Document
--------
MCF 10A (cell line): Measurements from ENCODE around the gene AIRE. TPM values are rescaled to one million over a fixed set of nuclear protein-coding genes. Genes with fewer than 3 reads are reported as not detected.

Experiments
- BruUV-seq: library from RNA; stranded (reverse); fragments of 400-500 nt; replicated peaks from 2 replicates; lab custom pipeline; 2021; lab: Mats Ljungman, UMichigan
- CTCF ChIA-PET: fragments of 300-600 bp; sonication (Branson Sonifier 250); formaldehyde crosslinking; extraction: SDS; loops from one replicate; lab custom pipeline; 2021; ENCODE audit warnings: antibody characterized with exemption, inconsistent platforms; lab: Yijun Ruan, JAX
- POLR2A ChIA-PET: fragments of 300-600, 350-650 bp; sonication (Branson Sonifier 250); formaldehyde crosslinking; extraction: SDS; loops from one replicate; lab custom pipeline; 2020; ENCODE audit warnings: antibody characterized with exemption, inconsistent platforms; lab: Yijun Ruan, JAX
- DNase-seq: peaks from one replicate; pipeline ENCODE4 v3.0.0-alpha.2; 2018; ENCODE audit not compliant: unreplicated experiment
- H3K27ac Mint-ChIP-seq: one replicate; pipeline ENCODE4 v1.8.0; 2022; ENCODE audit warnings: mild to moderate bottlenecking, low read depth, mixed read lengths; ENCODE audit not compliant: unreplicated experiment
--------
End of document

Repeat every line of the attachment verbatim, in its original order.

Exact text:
MCF 10A (cell line): Measurements from ENCODE around the gene AIRE. TPM values are rescaled to one million over a fixed set of nuclear protein-coding genes. Genes with fewer than 3 reads are reported as not detected.

Experiments
- BruUV-seq: library from RNA; stranded (reverse); fragments of 400-500 nt; replicated peaks from 2 replicates; lab custom pipeline; 2021; lab: Mats Ljungman, UMichigan
- CTCF ChIA-PET: fragments of 300-600 bp; sonication (Branson Sonifier 250); formaldehyde crosslinking; extraction: SDS; loops from one replicate; lab custom pipeline; 2021; ENCODE audit warnings: antibody characterized with exemption, inconsistent platforms; lab: Yijun Ruan, JAX
- POLR2A ChIA-PET: fragments of 300-600, 350-650 bp; sonication (Branson Sonifier 250); formaldehyde crosslinking; extraction: SDS; loops from one replicate; lab custom pipeline; 2020; ENCODE audit warnings: antibody characterized with exemption, inconsistent platforms; lab: Yijun Ruan, JAX
- DNase-seq: peaks from one replicate; pipeline ENCODE4 v3.0.0-alpha.2; 2018; ENCODE audit not compliant: unreplicated experiment
- H3K27ac Mint-ChIP-seq: one replicate; pipeline ENCODE4 v1.8.0; 2022; ENCODE audit warnings: mild to moderate bottlenecking, low read depth, mixed read lengths; ENCODE audit not compliant: unreplicated experiment